Simulation of Wintertime High Ozone Concentrations in Southwestern Wyoming Using the CALMET CALGRID Modeling System
As summarized in Reed et. al. (2009), the Upper Green River Basin (UGRB), which is located in Sublette County, Wyoming, is bounded by the Wind River Range to the east, the Wyoming Range to the west, the Gros Ventre Range to the north, and bounded by the Uinta Range to the south. These surrounding, significant terrain features effectively create a bowl-like basin that greatly influences the local meteorology relative to the rest of the area. The UGRB is roughly 1,000 meters to 2,000 meters lower than the terrain features to the east and west (WDEQ-AQD 2009).
Within the UGRB, significant development of oil and gas fields has occurred recently. This development has resulted in the release of significant quantities of NOx and VOC emissions, which are both known ozone precursors. Recent monitoring data has indicated elevated ozone concentrations in the late winter that exceed the current National Ambient Air Quality Standards (NAAQS) for 8-hour ozone. As a result of these high concentrations, the WDEQ initiated the Upper Green River Winter Ozone Study (UGWOS) to understand and characterize observed phenomenon.
The 2008 UGWOS final report (ENVIRON 2008) documents the monitoring network and field operations during Intensive Operating Periods (IOPs) that were part of the study during February and March, 2008. The UGWOS field study produced a high quality database of observations for several meteorological parameters as well as ambient measurements of air quality concentrations of ozone precursors in several areas within the Basin. The formulation of the CALMET database has been discussed fully in prior documents (Reed 2009, TRC 2009).
The CALGRID photochemical grid model was run with the above CALMET meteorological database and oil and gas operator-supplied emissions in an effort to replicate the high winter-time ozone concentrations observed at three Federal Reference (FR) ozone-monitoring sites in Sublette Co., WY in February and March 2008. The sites are Daniel, Boulder and Jonah – each within the county and more specifically, the Upper Green River Basin. The ozone monitoring sites are also located close to (Daniel, Boulder) or within (Jonah) active oil and gas field developments, i.e., the Pinedale and Jonah fields. Five full-scale CALGRID runs for the period of February 18-24, 2008, along with several sensitivity and diagnostic analyses, were conducted. The results of this modeling indicate the most sensitivity to VOC speciation and total mass.Read more...
Recent, winter-season high ozone concentrations in the Upper Green River Basin (UGRB) led to the Upper Green River Winter Ozone Study (UGWOS) during late-winter 2008, sponsored by the Wyoming Department of Environmental Quality (WYDEQ). Under the right seasonal conditions, the UGRB’s unique natural and anthropogenic factors make rapid winter-time ozone formation possible. Recent development of oil and gas fields Basin-wide has increased the amount of ozone precursors (VOC and NOx) within the airshed. The Basin itself has surrounding mountain ranges that block airflow from entering or exiting during certain synoptic conditions, such as anomalously low wind speeds associated with strong high pressure systems. Finally, snow cover increases the available radiation for photochemistry as well as the atmospheric stability of the Basin.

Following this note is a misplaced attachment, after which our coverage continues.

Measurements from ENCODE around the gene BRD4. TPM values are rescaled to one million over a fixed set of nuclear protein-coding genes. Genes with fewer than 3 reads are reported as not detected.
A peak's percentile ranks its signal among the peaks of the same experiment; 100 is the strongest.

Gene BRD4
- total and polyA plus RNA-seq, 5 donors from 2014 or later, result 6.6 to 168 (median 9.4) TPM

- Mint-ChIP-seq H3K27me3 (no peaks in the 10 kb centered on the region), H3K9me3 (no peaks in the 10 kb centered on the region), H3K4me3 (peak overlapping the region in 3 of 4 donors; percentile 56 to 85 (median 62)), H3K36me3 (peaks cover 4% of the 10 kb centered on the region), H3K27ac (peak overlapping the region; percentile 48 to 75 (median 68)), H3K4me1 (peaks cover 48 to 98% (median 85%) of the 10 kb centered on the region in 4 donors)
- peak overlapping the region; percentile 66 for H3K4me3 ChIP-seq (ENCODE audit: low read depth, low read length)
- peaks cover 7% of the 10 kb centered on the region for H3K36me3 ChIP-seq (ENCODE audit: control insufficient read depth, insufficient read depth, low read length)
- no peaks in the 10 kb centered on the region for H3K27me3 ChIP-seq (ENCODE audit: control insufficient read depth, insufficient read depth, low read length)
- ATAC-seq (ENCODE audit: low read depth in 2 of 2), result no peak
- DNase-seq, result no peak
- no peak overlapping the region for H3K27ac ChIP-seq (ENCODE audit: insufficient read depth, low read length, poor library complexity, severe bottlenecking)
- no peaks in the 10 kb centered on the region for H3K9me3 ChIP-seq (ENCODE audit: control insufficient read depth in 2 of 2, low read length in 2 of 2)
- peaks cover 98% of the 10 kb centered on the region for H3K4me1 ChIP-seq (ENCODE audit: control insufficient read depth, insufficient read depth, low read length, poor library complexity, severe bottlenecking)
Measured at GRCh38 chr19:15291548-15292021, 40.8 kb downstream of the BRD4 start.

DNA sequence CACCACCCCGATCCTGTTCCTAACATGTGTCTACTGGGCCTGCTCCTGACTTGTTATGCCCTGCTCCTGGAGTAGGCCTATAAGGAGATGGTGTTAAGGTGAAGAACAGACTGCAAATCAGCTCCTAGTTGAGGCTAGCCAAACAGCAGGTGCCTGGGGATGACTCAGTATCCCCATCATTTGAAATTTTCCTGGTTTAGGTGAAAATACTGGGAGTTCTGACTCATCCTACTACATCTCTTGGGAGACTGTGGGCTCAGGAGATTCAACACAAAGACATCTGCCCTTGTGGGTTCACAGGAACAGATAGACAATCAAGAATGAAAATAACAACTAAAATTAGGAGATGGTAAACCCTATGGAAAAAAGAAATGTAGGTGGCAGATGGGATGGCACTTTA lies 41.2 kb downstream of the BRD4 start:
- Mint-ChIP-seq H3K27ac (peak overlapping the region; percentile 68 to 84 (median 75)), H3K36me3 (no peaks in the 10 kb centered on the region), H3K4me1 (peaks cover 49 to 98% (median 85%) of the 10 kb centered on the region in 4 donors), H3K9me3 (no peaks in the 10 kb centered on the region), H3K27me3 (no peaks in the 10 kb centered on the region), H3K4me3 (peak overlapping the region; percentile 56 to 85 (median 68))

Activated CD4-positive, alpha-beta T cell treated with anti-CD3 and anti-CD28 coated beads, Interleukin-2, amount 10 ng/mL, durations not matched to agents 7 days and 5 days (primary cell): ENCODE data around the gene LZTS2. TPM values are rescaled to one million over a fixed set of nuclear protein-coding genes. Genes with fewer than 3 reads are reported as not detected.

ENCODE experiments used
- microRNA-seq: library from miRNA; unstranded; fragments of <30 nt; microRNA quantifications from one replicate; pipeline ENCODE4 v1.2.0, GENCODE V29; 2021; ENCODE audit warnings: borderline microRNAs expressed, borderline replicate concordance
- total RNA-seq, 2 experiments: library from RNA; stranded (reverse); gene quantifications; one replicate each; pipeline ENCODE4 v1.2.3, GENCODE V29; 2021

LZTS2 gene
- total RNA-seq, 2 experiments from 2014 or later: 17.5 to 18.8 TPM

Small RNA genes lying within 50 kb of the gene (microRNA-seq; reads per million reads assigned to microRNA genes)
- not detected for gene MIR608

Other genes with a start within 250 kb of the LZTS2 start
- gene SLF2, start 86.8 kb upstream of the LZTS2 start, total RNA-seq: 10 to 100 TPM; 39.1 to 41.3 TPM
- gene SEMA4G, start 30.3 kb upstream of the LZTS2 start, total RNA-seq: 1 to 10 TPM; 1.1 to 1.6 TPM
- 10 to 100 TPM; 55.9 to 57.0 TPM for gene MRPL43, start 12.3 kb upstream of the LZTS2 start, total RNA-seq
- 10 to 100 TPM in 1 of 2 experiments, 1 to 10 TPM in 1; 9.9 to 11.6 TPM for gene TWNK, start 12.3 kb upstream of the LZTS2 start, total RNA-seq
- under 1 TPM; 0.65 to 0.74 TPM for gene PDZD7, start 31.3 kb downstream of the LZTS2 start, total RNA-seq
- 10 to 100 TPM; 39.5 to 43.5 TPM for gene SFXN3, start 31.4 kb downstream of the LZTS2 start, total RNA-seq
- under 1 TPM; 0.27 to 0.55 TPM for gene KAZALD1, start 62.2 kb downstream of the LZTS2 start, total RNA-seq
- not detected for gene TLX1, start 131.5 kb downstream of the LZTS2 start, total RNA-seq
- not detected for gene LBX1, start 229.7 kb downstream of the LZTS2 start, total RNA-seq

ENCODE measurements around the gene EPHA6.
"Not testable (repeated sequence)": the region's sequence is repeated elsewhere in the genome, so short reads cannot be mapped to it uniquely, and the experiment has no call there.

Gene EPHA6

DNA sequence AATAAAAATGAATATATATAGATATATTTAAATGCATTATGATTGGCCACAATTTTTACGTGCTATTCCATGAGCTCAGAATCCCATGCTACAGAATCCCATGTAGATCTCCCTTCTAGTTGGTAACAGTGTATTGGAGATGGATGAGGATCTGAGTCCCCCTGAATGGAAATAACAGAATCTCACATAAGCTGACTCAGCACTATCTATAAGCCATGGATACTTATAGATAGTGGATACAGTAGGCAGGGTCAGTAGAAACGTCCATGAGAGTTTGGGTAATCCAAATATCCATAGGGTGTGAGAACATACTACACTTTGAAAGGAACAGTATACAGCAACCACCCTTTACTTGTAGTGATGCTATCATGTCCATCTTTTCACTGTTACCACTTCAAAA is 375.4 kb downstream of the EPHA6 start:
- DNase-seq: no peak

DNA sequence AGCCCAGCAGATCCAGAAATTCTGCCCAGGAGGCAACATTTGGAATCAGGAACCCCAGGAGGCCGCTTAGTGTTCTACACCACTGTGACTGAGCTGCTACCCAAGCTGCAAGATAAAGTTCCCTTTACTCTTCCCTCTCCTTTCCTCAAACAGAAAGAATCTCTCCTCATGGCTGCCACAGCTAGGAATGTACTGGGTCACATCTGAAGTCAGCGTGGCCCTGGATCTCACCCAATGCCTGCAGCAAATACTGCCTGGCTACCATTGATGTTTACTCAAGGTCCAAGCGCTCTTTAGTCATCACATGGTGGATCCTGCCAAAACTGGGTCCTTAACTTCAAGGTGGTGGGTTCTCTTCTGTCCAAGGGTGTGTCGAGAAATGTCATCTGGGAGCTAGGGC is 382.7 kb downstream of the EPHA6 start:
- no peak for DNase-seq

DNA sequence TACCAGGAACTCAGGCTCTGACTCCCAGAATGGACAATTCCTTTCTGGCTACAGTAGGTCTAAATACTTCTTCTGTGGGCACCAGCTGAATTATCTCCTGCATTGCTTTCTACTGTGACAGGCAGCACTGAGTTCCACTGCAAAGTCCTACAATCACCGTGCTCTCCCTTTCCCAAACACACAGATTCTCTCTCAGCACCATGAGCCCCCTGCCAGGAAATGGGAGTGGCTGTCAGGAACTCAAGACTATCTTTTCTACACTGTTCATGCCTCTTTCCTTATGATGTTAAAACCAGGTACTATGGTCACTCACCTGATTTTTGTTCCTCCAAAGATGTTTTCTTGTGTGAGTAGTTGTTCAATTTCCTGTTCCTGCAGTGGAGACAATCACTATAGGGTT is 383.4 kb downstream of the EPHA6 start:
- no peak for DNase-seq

Given the known-importance of meteorology during these events, the UGWOS field study produced a comprehensive, Basin-wide meteorological database during the 2008 high ozone events. The resulting, quality-controlled meteorological database contains high resolution observations during intensive operation periods as well as hourly observations. Hourly observations include: a 19-station surface-based mesonet and a multi-level SODAR. High resolution measurements of vertical wind data and temperature from rawinsondes are also available during the intensive operation periods.
Nearly the entire UGWOS database was integrated into the CALMET wind field development for a 7-day period in February 2008, using a 1-km resolution to assess the extent of atmospheric conditions associated with ozone formation. The CALMET simulations blended three-dimensional hourly RUC analysis fields, observational data and 1-km resolution snow cover data retrieved from the National Hydrologic Remote Sensing Center. Use of accurate snow cover data allowed CALMET to better simulate/replicate the observed mixing heights and vertical temperature profiles, both of which are very important in characterizing the observed meteorological conditions associated with winter ozone formation. This paper will discuss the development of the CALMET database and results of the CALMET model performance in terms of simulating observed meteorological conditions in a complex terrain environment, while employing enhanced geophysical inputs and a high resolution meteorological dataset.Read more...